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    • Thread Starter

    I'm curious as to why a square root normally has two solutions (a negative and positive solution) but a cubic root only has 1 solution. Could anyone help me out? =]

    If you think of an example :

    if x is -2 then (-2)sqquared is 4.. ( 2 minus cancell eachother out )
    if x is +2 then (+2)squared is also 4..

    when its cubed

    if x is (-2) then x squared is 4, but then times (-2) again so the minus comes back.
    if x is posstive then x squared is 4, but then times 2 again it is just 8 (no negatives)

    Pretty crap explantion, but might help=/
    • Thread Starter

    ahhh i see.

    I was more trying to figure it out the other way lol. I think i got it now though thanks.

    When you cube root say 27 it can can only be 3 (as only +3 x +3 x +3 = +27). Whereas when you cube root -27 it can only be -3 (dispite my calculator disagreeing with me cube rooting negatives)?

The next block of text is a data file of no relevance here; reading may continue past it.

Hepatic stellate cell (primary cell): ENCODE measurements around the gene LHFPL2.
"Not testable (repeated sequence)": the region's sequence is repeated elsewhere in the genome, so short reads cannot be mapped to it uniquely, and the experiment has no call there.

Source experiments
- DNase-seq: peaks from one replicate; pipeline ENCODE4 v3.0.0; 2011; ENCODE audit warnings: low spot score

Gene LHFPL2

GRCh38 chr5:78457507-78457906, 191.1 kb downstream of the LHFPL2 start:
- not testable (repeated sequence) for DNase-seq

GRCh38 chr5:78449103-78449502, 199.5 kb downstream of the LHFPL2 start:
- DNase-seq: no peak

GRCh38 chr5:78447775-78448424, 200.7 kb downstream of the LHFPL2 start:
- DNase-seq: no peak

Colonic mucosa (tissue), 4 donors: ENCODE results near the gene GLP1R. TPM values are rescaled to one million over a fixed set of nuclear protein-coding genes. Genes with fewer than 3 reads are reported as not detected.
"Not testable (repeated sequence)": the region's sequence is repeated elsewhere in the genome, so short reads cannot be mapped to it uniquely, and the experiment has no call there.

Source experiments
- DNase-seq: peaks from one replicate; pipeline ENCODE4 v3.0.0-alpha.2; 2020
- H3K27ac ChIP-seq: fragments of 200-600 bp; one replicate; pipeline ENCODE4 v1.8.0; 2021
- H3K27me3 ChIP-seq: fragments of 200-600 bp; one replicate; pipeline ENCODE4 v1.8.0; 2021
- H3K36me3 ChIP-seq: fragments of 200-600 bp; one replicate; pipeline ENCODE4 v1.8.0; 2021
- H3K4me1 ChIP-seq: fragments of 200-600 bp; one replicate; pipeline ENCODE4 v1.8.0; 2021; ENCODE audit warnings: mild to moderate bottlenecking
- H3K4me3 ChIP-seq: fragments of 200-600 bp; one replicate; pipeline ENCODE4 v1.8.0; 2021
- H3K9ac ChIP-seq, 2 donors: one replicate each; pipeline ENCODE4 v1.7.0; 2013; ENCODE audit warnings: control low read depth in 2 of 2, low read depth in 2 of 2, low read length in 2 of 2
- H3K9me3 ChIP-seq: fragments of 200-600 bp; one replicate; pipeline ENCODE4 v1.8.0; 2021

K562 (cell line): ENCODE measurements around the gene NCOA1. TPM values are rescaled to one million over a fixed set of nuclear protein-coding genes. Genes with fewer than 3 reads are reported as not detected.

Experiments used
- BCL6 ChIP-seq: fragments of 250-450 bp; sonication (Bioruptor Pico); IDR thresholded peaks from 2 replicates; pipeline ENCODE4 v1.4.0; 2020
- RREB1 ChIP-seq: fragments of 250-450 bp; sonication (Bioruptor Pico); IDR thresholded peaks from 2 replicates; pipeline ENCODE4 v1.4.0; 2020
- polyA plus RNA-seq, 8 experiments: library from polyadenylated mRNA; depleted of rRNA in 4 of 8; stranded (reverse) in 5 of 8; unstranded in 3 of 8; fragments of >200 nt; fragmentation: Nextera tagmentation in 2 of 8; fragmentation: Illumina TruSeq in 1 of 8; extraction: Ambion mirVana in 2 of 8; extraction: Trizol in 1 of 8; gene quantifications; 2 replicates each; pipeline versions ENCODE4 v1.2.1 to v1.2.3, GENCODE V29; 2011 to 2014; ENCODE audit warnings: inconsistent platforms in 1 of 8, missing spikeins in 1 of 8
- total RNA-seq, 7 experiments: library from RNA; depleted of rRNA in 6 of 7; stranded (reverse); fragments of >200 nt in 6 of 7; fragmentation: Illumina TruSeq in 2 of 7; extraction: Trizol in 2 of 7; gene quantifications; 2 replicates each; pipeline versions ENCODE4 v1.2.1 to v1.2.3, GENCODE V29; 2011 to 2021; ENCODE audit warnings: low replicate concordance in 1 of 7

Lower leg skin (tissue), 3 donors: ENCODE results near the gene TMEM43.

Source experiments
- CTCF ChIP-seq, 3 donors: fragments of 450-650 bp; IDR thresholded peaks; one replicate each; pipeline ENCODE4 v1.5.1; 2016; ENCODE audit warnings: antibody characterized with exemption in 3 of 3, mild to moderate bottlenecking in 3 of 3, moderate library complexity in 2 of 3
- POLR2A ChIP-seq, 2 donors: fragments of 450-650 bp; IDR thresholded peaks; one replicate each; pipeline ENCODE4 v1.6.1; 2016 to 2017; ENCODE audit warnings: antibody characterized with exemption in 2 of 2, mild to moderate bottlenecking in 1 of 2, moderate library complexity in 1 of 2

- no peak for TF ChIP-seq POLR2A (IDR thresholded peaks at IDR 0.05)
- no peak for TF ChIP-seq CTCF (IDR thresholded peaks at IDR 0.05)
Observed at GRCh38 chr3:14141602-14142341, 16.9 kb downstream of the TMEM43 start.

• Thread Starter

    scratch that my calculator does cube root negatives! lol :woo:

    You've asked a really good question!

    You're happy that 1 has two square roots - +1 and -1.

    How many square roots does -1 have? Until you meet complex numbers the answer is 'you can't take the square root of a negative number' or 'my calculator says ERR'. Then at A level you meet the square root of -1 and give it a name: i. So -1 has two square roots i and -i.

    Turns out that once you allow complex numbers, 1 has three cube roots. So you were right!
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Updated: January 17, 2010
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